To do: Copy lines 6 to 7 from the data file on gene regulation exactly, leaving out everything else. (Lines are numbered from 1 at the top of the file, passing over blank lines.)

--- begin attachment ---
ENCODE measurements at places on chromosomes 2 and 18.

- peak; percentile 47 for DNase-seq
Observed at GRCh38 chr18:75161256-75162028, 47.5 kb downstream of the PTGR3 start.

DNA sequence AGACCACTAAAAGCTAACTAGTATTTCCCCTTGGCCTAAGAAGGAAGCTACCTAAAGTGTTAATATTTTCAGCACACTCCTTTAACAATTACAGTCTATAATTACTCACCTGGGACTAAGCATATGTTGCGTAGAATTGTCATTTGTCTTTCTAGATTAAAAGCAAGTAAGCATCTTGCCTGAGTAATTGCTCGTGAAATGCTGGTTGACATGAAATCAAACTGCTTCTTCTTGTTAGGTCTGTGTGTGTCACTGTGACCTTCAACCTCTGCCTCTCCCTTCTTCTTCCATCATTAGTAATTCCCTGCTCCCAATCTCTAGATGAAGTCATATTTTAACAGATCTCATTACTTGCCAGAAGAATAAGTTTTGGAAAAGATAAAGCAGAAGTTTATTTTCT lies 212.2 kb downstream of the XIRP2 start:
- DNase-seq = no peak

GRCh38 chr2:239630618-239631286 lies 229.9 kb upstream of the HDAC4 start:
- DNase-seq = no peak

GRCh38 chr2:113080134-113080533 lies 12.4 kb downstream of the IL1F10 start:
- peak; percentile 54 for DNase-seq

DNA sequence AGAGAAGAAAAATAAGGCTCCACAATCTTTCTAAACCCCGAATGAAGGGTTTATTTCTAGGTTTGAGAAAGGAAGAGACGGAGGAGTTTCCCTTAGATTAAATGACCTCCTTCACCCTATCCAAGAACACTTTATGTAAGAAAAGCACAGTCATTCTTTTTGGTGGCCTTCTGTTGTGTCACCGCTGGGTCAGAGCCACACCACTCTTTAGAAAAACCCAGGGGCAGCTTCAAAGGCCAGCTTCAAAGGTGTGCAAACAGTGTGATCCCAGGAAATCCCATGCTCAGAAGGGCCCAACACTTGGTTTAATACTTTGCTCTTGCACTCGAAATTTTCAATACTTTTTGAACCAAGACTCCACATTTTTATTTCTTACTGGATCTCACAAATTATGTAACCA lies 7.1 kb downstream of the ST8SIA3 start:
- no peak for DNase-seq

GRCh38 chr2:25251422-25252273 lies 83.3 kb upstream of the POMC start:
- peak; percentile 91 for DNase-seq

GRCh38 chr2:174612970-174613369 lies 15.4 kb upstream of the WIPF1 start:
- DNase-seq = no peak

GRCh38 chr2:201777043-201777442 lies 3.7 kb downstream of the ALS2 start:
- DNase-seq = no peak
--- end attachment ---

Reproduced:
GRCh38 chr2:239630618-239631286 lies 229.9 kb upstream of the HDAC4 start:
- DNase-seq = no peak